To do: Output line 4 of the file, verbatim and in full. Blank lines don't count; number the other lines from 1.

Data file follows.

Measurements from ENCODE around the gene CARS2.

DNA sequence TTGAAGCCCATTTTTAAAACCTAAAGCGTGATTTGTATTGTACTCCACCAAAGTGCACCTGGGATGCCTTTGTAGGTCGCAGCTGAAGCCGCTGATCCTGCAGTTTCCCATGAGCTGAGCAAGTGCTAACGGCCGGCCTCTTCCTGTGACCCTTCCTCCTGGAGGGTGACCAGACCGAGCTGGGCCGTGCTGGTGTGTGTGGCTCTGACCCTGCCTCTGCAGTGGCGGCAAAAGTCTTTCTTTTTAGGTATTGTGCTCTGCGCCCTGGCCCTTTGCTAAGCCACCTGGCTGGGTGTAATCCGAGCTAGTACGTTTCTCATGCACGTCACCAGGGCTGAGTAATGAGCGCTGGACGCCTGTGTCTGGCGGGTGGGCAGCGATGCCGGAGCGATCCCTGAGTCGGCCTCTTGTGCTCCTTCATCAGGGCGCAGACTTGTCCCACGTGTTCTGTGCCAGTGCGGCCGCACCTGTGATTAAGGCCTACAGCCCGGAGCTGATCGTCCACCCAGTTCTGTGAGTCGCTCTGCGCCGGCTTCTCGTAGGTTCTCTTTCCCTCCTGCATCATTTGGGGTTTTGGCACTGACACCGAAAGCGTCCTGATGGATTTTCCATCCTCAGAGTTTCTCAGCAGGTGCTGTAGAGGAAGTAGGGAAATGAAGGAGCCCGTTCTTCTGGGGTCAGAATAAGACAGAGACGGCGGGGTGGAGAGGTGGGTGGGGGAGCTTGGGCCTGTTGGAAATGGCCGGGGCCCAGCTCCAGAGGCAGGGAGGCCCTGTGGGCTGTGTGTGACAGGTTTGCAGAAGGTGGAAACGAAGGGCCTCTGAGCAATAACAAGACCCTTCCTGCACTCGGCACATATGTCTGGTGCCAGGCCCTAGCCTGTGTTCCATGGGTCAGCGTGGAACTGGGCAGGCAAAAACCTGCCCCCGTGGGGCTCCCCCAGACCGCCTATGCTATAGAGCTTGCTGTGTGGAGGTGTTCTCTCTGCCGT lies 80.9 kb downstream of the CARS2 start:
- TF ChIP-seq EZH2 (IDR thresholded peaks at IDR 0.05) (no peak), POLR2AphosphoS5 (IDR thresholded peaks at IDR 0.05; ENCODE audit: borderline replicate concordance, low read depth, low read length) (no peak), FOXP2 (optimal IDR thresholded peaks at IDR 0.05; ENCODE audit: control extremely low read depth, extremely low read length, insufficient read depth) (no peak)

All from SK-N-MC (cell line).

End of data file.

All from SK-N-MC (cell line).